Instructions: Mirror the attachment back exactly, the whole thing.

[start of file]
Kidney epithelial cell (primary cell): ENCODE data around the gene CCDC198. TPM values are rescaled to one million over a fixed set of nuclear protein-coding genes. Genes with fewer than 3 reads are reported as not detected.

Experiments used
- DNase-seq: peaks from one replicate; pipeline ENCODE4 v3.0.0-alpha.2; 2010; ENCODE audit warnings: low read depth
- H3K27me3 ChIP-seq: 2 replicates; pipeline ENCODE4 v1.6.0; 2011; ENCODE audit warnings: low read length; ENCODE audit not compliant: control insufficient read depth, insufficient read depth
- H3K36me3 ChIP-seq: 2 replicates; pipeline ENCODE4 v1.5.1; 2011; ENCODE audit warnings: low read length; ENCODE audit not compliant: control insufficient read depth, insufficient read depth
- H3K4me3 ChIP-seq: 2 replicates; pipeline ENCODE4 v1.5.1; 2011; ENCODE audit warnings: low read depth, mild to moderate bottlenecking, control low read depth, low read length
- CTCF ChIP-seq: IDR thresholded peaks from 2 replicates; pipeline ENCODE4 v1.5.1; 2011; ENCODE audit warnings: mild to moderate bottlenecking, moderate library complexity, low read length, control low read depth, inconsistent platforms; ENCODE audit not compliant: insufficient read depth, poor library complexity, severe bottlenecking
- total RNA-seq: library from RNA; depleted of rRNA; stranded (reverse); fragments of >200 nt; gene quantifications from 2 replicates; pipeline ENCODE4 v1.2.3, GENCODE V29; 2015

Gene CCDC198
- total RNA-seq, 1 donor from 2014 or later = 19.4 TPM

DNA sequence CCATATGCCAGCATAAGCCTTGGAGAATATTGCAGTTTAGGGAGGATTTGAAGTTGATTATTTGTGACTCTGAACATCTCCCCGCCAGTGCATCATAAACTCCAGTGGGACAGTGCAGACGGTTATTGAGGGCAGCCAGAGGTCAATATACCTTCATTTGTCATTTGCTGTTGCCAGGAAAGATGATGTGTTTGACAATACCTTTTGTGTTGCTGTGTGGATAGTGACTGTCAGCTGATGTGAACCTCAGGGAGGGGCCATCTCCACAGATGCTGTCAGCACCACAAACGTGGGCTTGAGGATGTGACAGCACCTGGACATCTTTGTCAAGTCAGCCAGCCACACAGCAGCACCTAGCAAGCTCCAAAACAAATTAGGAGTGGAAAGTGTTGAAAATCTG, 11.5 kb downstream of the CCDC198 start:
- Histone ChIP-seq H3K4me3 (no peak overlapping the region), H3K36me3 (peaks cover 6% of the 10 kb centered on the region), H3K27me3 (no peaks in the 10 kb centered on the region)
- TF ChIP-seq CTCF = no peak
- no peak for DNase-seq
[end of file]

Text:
Kidney epithelial cell (primary cell): ENCODE data around the gene CCDC198. TPM values are rescaled to one million over a fixed set of nuclear protein-coding genes. Genes with fewer than 3 reads are reported as not detected.

Experiments used
- DNase-seq: peaks from one replicate; pipeline ENCODE4 v3.0.0-alpha.2; 2010; ENCODE audit warnings: low read depth
- H3K27me3 ChIP-seq: 2 replicates; pipeline ENCODE4 v1.6.0; 2011; ENCODE audit warnings: low read length; ENCODE audit not compliant: control insufficient read depth, insufficient read depth
- H3K36me3 ChIP-seq: 2 replicates; pipeline ENCODE4 v1.5.1; 2011; ENCODE audit warnings: low read length; ENCODE audit not compliant: control insufficient read depth, insufficient read depth
- H3K4me3 ChIP-seq: 2 replicates; pipeline ENCODE4 v1.5.1; 2011; ENCODE audit warnings: low read depth, mild to moderate bottlenecking, control low read depth, low read length
- CTCF ChIP-seq: IDR thresholded peaks from 2 replicates; pipeline ENCODE4 v1.5.1; 2011; ENCODE audit warnings: mild to moderate bottlenecking, moderate library complexity, low read length, control low read depth, inconsistent platforms; ENCODE audit not compliant: insufficient read depth, poor library complexity, severe bottlenecking
- total RNA-seq: library from RNA; depleted of rRNA; stranded (reverse); fragments of >200 nt; gene quantifications from 2 replicates; pipeline ENCODE4 v1.2.3, GENCODE V29; 2015

Gene CCDC198
- total RNA-seq, 1 donor from 2014 or later = 19.4 TPM

DNA sequence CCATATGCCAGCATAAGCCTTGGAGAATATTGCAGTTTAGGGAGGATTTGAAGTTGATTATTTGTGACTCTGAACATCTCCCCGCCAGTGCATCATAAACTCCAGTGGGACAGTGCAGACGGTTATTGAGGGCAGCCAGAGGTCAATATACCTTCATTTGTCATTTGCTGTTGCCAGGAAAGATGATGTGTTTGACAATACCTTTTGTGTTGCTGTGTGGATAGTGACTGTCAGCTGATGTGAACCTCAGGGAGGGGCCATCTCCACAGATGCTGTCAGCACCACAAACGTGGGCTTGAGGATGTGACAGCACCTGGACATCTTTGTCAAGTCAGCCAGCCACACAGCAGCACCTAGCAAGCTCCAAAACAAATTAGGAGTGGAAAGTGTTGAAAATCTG, 11.5 kb downstream of the CCDC198 start:
- Histone ChIP-seq H3K4me3 (no peak overlapping the region), H3K36me3 (peaks cover 6% of the 10 kb centered on the region), H3K27me3 (no peaks in the 10 kb centered on the region)
- TF ChIP-seq CTCF = no peak
- no peak for DNase-seq